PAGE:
Harriet Miers’s Weblog. The Potted Meat Museum. Association of International Glaucoma Societies. “In this frame of mind it occurred to me to put the question directly to myself: ‘Suppose that all your objects in life were realized; that all the changes in institution and opinions which you are looking forward to, could be completely effected at this very instant: would this be a great joy and happiness to you?’ And an irrepressible self-consciousness distinctly answered, “No!” At this my heart sank within me: the whole foundation on which my life was constructed fell down.” — John Stuart Mill. Classic Hawaiian music. September 10, 2005 was World Naked Gardening Day. RogerART.com. Franz’s website. INTERNATIONAL CAPS LOCK DAY WEBSITE. One Global Communty. The Tax History Museum. Improv Everywhere. The Official Flat Stanley Project.

Lilies of the Valley

A slow but aggressive spreader. Some facts: “In recent years it has been largely employed in experiments relating to the forcing of plants by means of anaesthetics such as chloroform and ether. It has been found that the winter buds, placed in the vapour of chloroform for a few hours and then planted, break into leaf and flower considerably before others not tested in this manner, the resulting plants being, moreover, exceptionally fine.” A poisonous plant that may strengthen the brain and renovate a weak memory. Flowers are associated with May Day in France. Also a book by Balzac.

Camo Day

"Texas Schools Scrap 'Cross-Dressing' Day" - -- Bobby Ross, Jr. (AP) in The Seattle Post-Intelligencer, 11/16/04:

A homecoming tradition in which boys dress like girls and vice versa in a tiny Texas school district won't be held Wednesday after a parent complained about what she regarded as the event's homosexual overtones.

As a substitute for "TWIRP Day," the schools ranging from elementary to senior high decided to hold "Camo Day" - with black boots and Army camouflage to be worn by everyone who wants to participate.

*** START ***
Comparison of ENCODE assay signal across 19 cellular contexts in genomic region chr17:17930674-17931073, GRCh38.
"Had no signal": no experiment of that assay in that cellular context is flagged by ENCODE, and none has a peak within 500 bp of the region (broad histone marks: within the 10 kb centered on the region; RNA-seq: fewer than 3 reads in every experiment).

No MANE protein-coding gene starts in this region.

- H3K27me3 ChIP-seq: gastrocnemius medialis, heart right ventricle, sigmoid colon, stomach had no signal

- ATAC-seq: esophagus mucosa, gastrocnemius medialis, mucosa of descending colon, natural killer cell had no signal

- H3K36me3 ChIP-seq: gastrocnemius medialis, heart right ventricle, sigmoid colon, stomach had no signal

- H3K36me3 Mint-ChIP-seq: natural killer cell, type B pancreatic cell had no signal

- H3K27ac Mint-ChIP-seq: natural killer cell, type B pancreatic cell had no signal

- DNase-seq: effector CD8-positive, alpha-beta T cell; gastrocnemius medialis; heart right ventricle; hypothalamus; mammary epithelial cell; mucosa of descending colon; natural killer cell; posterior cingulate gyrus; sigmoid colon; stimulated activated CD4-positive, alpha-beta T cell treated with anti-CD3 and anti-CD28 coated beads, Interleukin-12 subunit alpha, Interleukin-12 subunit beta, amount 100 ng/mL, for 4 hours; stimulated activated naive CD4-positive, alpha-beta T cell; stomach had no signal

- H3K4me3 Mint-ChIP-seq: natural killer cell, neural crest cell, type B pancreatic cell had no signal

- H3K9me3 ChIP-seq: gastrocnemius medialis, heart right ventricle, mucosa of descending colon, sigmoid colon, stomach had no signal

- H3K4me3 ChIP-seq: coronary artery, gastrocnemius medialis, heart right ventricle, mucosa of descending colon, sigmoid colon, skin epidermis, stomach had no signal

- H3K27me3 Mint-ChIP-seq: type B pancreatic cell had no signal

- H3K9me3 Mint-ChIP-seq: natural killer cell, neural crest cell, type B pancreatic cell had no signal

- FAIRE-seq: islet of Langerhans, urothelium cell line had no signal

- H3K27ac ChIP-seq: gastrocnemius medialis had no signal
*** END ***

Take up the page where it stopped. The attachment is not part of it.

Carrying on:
TWIRP, which stands for "The Woman Is Requested to Pay," was hosted by Spurger schools for years during Homecoming Week - to give boys and girls a chance to reverse social roles and let older girls invite boys on dates, open doors and pay for sodas.

Plano-based Liberty Legal Institute issued a news release Tuesday reporting that it "came to the aid of a concerned parent" over an "official cross-dressing day" in the school district 150 miles northeast of Houston.

"It is outrageous that a school in a small town in east Texas would encourage their 4-year-olds to be cross-dressers," Liberty Legal Institute attorney Hiram Sasser said in the release

Tanner T. Hunt Jr., the school district's attorney, called Sasser's statement "inflammatory and misleading." He said the district never planned or conducted a "cross-dressing day."

"They are a tiny little East Texas school district," Hunt said. "It never occurred to them that anyone could find anything morally reprehensible about TWIRP Day. I mean, they've been having it for years, probably for generations, and it's the first time anybody has complained."

Delana Davies, 33, said she complained after reading a school notice about "TWIRP Day." Davies, whose 9-year-old son and 4-year-old daughter attend Spurger Elementary, said she viewed the day not as a silly Homecoming Week activity, but rather something related to homosexuality.

"It's like experimenting with drugs," Davies said. "You just keep playing with it and it becomes customary. ... If it's OK to dress like a girl today, then why is it not OK in the future?"